Discover Swiss chocolate
Chocolate is a delicacy you shouldn’t miss when you're in Switzerland. You can choose from many activities: from multi-media museum tours to simple shopping trips in a nearby supermarket. They're perfect for rainy days. Whether or not you’re a chocolate fan, it’s interesting to learn about this iconic Swiss product.
Visit chocolate museums and factories
Many Swiss chocolate brands have museums, exhibitions, (outlet) stores, workshops and other chocolate activities. Below are the main ones.
- Maison Cailler in Broc offers a multi-media museum tour, free sample tasting and workshops.
- The Lindt Experience in the Museum of Transport in Lucerne is an educational attraction including the tasting of a few famous Lindor truffle balls. You can visit the Lindt shop as well.
- The Lindt Home of Chocolate in Kilchberg near Zurich hosts the world’s largest Lindt shop, a chocolate fountain, workshops and a large interactive exhibition.
- Aeschbach Chocowelt in Root near Lucerne is a fun activity for the entire family. Learn about the chocolate making process, watch chocolatiers from up close and create your own personalized chocolate bar.
- Maestrani’s Chocolarium in Flawil, where products of the Munz and Minor chocolate brands are manufactured, offers a discovery tour and courses for visitors of all ages.
- The House of Läderach in Bilten organizes factory tours and workshops. Läderach shops can be found all over the country.
- Visit the Felchlin factory shop in Ibach/Schwyz.
- The Kambly Experience is a visitor centre and huge shop with regular and outlet products, connected to the Kambly factory. It produces cookies, sweets and savory snacks and isn’t an actual chocolate brand. We still think it deserves being listed here, as chocolate is an important ingredient of many Kambly produts.
Shop in specialized chocolate stores
It's easy to plan a chocolate shopping tour in larger Swiss towns. You'll encounter lots of specialized chocolate shops and boutiques there.
The list below includes some prominent brands.
- Läderach is pricey and exquisite, but worth it. Tip: buy a package with a sample selection of small chocolate plate parts in several flavors. You’ll find shops in larger towns throughout the country.
- Lindt can be found on several tourist hotspots such as the Museum of Transport in Lucerne and at Jungfraujoch. There are also stores in other towns such as Interlaken, Olten and Basel. The Lindor truffles balls in many flavors are highly recommended. So is a visit to the factory outlet store in Kilchberg near Zurich.
- Sprüngli has beautiful shops on many locations in Zurich and in a few other larger cities like Basel, Bern and Geneva.
Here are some tips per town:
Find chocolate products in supermarkets
You’ll find many chocolate products in any Swiss supermarket. The options range from exquisite truffles to affordable bars. There may also be locally and regionally produced chocolates. Flat chocolate bars are excellent souvenirs: most of them can be kept for months.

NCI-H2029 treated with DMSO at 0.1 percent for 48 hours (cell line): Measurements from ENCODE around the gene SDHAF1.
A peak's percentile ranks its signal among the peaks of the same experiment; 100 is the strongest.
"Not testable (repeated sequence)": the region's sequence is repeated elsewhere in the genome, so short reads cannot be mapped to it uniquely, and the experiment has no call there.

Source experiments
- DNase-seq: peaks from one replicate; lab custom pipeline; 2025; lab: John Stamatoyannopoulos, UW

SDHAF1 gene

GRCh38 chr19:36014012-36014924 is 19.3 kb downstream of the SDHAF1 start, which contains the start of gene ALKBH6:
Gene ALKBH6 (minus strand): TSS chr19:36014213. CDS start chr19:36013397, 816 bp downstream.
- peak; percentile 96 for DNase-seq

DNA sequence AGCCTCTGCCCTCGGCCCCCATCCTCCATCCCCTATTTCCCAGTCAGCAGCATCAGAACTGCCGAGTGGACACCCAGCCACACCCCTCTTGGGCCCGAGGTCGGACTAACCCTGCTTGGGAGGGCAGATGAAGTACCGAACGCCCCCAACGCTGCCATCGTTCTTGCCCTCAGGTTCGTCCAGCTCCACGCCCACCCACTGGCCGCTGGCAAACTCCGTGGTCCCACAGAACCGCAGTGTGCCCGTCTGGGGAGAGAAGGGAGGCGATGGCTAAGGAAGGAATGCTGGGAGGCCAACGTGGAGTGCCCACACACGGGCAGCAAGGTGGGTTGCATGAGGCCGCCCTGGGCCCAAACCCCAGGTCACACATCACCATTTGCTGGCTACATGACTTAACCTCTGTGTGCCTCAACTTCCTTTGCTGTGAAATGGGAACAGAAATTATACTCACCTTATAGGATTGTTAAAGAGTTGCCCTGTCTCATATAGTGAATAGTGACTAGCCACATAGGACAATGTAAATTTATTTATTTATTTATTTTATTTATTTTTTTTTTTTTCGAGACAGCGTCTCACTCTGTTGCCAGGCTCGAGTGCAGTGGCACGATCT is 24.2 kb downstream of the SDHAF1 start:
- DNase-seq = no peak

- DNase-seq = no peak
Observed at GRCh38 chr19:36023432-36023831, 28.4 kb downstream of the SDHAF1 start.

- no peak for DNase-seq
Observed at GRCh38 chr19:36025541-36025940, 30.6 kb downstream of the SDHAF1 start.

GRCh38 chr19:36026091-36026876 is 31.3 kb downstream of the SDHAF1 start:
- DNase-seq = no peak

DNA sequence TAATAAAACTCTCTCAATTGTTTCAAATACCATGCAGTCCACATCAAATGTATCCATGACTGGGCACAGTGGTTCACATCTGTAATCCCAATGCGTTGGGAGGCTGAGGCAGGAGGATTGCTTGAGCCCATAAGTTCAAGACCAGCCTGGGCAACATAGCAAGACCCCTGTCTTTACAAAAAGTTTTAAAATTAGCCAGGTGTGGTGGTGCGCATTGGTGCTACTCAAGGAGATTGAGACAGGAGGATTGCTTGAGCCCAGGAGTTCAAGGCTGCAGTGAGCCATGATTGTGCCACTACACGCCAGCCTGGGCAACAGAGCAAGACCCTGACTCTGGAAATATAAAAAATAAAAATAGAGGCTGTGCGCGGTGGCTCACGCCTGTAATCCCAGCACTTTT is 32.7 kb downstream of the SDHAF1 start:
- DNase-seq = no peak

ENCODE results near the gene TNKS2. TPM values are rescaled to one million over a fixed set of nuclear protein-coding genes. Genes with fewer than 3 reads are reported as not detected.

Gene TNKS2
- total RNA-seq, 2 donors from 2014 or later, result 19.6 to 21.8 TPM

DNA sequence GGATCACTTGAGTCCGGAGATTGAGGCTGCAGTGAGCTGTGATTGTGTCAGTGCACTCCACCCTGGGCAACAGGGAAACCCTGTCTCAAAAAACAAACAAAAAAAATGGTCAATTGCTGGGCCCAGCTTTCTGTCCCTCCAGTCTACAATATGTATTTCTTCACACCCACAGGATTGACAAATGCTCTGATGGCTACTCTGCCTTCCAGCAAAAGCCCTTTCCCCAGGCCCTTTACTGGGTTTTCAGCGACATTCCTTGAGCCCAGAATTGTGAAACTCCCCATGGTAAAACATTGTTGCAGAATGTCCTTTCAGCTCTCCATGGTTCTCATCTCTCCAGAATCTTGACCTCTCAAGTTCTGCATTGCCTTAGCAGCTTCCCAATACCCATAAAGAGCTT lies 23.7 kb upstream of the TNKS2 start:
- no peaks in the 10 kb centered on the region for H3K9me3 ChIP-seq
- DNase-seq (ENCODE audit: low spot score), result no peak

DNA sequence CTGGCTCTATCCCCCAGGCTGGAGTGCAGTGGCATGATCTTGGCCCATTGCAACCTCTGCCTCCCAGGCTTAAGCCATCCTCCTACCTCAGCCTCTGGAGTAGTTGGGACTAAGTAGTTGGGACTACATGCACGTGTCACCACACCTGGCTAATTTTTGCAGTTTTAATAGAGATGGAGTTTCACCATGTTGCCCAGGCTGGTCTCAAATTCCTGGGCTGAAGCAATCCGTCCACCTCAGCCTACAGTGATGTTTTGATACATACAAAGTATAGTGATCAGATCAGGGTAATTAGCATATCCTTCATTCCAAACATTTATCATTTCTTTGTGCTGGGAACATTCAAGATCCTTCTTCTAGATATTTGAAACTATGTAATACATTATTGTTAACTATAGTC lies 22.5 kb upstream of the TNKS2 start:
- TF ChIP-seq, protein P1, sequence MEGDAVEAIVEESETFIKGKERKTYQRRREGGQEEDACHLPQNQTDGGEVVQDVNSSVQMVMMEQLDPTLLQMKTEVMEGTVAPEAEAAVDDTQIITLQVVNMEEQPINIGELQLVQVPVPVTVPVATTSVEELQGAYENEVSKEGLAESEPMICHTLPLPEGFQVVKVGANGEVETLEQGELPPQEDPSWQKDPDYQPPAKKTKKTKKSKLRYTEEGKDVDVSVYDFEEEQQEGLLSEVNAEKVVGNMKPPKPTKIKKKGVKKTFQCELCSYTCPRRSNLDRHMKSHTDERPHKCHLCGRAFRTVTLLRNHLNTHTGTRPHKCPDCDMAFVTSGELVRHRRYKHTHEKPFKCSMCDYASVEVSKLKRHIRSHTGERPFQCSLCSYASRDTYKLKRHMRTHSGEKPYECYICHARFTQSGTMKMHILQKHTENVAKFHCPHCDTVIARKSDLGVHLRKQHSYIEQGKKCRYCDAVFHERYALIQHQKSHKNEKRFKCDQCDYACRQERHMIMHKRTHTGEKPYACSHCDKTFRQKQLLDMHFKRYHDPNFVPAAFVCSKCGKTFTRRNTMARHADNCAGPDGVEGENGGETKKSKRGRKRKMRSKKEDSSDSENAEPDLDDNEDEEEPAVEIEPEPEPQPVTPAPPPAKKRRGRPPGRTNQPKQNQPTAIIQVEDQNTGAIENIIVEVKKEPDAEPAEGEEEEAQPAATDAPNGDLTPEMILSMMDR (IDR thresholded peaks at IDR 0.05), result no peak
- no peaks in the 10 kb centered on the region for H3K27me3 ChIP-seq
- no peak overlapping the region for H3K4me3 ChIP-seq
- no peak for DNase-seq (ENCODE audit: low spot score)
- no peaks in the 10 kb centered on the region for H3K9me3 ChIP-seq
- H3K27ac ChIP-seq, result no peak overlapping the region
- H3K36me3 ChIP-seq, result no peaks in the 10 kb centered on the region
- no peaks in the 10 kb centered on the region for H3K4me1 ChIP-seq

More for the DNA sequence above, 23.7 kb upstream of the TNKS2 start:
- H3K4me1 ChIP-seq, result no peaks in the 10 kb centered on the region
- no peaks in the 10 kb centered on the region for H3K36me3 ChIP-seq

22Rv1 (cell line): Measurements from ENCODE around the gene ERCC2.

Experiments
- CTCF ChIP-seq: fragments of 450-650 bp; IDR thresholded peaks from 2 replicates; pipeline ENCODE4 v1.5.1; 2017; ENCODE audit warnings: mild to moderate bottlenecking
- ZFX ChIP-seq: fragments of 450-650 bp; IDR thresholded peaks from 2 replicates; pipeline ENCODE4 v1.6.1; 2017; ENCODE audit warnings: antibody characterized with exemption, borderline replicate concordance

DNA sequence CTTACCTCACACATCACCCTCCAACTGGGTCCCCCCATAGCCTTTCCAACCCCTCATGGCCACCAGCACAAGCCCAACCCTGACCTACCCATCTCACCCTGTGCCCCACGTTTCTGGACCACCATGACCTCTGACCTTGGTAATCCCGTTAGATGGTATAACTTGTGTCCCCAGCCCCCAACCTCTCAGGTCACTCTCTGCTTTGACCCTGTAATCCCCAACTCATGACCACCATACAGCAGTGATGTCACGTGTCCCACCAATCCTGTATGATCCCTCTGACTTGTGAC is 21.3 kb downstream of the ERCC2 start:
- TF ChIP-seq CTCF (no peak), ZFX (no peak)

Swiss chocolate is used in other supermarket products too, such as cookies, cakes and ice creams.
Apart from the major brands like Lindt, Cailler and Frey, these are some other brands you can encounter:
- Toblerone is famous for its mountain-shaped bars. The pacakages used to contain a drawing of the Matterhorn mountain combined with a bear. The Matterhorn mountain will no longer be visible, because even though the brand is Swiss, the chocolate isn't produced in Switzerland. The yellow bars are most common. They consist of milk chocolate with honey and almonds. Tip: break the individual chocolate triangles by pushing them towards the inside (in the direction of the adjacent triangle), not to the outside.
- Milkboy is available in Switzerland and the US. It offers bars in traditional flavors.
- Munz creates crunchy bars with a cookie, caramel or fruit core and a chocolate layer.
- Minor sells regular and soft chocolate bars, mostly with almonds or hazelnuts.
- Gottlieber is known for its “Hüppen”: thin, crepe-like cookie rolls filled with chocolate or gourmet cream.
- Ragusa makes soft chocolate bars with hazelnuts and almonds.
- Villars is from the canton of Fribourg. Its range includes biological chocolate and liqueur bars.
- Torino is one of the brands that offers blond chocolate. This consists of caramelized white chocolate.
Explore vegan chocolate options
Many Swiss chocolate products include Swiss dairy, meaning they're not vegan. But there are vegan options:
- Many dark chocolate bars are vegan. Check the ingredients to make sure.
- Look for biological supermarkets (in German: ‘Reformhaüser’ or ‘Bioläden’). Examples are ‘Alnatura’ and ‘Portanatura’. You can locate such stores at www.biopartner.ch.
- Most larger supermarkets have at least some vegan brands and products. Look for ‘Veganz’ in Coop supermarkets for example, and for ‘V-Love’ in Migros stores.
- Order from the Swiss Schoccolatta webshop, offering raw and vegan Swiss chocolates.
Order Swiss chocolate online
Can’t wait to have Swiss chocolate at home? Some webshops offer international shipping. The options and costs differ per shop, so check the conditions first. Examples:
Enjoy the Chocolate Train
The chocolate factory Maison Cailler can also be visited by Chocolate Train. This is a fully arranged train and bus trip from Montreux to the chocolate factory in Broc and the cheese factory near Gruyères.
Visit the annual chocolate festival
The Festichoc festival is a must for chocolate lovers. It's held in Versoix along Lake Geneva. Dates are in late March or early April.
Participate in guided chocolate tours
A guide can teach you a lot about Swiss chocolate. You can book several guided tasting tours. Please find options below.